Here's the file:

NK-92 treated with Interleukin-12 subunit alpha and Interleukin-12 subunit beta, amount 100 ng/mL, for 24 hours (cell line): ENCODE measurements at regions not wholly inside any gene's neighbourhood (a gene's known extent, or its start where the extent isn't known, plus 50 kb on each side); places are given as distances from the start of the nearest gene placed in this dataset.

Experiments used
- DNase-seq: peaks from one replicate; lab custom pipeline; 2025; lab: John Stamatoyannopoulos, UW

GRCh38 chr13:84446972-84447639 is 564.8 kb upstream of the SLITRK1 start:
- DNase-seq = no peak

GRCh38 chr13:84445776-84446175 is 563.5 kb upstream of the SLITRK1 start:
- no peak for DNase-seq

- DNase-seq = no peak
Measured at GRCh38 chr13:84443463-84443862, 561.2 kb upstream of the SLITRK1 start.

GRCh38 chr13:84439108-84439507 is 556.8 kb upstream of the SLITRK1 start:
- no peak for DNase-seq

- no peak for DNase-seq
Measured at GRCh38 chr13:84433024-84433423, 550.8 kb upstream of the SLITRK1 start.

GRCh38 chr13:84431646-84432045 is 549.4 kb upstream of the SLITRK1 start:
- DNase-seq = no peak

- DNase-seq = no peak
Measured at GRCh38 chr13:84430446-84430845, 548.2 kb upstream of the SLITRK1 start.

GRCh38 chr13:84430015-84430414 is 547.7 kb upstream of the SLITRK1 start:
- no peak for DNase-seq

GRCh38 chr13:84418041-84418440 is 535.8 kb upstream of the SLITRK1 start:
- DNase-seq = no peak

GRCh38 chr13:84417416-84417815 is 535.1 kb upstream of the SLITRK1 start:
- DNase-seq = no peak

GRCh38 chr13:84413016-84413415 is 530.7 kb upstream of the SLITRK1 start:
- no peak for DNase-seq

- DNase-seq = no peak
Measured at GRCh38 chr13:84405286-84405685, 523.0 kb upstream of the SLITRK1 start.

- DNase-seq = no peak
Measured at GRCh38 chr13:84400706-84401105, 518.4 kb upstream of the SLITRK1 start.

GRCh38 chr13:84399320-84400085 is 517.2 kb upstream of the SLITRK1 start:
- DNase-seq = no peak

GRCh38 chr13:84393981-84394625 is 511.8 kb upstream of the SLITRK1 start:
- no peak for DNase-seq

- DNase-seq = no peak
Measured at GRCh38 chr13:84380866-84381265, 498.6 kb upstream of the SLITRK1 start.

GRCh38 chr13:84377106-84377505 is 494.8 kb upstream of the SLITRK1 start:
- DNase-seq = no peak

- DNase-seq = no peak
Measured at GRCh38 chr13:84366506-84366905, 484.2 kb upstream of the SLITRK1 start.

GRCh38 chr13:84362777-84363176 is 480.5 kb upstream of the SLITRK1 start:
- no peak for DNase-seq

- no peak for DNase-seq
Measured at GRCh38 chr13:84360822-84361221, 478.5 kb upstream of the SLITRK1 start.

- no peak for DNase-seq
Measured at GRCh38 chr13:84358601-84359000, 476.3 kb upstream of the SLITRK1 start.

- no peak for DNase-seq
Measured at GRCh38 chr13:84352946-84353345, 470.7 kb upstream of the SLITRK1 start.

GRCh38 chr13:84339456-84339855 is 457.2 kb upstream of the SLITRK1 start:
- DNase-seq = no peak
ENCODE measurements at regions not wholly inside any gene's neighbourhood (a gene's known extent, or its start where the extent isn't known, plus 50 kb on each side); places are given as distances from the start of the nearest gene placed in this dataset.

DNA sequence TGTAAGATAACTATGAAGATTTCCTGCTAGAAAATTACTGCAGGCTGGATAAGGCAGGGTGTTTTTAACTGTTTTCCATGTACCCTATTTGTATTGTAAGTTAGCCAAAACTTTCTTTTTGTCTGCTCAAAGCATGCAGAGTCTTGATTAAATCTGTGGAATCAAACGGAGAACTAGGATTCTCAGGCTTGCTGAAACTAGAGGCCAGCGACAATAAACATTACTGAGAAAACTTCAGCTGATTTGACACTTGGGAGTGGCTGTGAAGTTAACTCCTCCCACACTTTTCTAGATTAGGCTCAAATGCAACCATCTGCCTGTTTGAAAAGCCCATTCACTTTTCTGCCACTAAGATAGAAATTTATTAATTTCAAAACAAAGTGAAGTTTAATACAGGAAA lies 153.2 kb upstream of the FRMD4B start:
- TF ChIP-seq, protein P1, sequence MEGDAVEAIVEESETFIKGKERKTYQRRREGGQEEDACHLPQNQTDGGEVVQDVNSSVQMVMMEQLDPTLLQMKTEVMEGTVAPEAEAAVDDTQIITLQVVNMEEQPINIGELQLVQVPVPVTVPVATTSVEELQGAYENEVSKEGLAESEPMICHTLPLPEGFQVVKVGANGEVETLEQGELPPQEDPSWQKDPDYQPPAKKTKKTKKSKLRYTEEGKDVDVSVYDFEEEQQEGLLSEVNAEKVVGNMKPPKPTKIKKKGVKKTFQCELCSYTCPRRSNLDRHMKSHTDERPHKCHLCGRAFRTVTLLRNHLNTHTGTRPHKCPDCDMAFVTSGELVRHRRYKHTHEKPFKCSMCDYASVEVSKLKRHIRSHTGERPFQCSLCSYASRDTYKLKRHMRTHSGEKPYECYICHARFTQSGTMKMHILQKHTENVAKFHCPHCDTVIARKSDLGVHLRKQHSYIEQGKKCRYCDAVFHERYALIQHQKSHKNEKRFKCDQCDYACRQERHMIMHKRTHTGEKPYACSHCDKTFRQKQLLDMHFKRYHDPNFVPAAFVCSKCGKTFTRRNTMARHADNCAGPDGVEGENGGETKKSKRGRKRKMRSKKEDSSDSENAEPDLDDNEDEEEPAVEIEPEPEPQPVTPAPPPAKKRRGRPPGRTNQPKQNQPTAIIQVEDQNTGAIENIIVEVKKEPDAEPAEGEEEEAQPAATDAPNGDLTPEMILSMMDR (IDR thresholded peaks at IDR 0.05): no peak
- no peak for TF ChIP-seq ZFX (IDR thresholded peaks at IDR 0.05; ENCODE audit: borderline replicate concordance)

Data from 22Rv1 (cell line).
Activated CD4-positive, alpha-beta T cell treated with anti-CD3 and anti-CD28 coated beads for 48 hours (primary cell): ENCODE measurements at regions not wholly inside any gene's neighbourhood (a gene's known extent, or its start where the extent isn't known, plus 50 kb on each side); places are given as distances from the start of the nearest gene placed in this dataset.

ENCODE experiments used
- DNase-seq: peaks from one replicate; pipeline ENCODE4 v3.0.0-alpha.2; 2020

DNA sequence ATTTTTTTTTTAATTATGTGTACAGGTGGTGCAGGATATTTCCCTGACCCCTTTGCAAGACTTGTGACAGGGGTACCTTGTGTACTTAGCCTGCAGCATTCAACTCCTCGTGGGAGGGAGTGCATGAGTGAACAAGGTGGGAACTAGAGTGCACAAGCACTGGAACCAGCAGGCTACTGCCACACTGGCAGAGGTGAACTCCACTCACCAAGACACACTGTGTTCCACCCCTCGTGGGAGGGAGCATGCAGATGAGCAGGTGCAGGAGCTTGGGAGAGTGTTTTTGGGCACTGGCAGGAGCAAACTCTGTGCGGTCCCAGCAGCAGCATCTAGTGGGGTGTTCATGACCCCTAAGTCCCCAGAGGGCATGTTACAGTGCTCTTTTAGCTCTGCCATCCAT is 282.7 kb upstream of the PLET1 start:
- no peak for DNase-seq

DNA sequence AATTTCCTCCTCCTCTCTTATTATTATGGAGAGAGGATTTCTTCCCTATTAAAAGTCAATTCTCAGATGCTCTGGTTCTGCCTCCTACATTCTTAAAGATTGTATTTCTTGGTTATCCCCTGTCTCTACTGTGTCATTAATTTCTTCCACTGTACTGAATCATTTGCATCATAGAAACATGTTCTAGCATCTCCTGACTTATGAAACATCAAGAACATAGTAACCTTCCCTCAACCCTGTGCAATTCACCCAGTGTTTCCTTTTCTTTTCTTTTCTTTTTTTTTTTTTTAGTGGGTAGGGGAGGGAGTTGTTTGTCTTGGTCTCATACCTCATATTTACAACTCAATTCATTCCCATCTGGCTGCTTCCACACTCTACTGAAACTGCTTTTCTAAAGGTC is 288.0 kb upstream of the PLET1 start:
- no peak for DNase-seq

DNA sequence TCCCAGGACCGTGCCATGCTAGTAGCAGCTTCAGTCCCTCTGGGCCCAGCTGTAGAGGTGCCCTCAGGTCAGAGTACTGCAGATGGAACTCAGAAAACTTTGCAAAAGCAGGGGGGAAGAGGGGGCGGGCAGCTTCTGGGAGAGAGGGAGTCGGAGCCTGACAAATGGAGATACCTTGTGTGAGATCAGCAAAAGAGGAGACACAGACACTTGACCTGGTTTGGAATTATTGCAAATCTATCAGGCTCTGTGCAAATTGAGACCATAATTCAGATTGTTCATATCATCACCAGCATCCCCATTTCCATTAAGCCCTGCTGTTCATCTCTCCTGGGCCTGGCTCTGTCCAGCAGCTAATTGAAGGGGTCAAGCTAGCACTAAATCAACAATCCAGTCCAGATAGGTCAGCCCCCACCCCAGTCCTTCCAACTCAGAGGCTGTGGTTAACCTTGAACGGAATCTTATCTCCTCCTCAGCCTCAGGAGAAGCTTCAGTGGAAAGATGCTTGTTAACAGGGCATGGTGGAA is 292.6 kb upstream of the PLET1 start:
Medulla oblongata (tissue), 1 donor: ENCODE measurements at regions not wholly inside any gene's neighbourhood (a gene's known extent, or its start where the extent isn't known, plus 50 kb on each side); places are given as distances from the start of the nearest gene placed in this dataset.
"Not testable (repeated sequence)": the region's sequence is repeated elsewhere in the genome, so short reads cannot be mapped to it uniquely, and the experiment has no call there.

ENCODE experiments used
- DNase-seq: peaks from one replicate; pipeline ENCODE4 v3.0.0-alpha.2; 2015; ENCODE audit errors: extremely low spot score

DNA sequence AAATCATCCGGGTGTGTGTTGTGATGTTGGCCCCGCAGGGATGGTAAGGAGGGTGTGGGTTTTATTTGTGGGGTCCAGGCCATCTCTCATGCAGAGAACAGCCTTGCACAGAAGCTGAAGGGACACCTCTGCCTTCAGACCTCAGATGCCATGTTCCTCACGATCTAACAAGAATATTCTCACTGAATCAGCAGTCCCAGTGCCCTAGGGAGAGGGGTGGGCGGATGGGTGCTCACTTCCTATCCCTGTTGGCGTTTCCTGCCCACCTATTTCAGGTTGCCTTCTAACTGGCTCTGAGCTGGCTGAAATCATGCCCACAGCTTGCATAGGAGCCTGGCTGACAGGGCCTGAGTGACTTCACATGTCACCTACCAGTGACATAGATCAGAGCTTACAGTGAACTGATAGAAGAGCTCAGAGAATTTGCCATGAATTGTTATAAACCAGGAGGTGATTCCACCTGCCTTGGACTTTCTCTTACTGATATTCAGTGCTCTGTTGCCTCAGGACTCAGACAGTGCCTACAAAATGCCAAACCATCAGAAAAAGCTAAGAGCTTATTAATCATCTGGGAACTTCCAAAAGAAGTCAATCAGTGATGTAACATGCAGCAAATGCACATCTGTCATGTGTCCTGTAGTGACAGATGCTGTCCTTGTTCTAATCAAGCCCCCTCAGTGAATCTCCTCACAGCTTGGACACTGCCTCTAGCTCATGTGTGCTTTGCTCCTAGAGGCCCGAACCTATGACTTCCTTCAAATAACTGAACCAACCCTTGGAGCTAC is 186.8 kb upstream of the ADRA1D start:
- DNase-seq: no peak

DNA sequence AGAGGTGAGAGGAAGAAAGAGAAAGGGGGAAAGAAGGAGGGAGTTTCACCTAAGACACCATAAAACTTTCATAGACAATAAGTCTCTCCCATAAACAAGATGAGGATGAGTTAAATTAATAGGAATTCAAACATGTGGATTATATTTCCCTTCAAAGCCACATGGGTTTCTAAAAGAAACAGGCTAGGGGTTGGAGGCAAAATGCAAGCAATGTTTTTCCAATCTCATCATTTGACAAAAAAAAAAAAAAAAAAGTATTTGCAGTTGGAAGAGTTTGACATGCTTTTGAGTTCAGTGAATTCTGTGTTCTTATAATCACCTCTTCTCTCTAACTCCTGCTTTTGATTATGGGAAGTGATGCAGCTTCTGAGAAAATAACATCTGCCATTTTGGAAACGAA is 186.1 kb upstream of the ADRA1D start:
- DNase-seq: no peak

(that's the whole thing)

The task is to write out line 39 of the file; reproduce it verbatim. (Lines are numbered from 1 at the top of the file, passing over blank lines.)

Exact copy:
Measured at GRCh38 chr13:84366506-84366905, 484.2 kb upstream of the SLITRK1 start.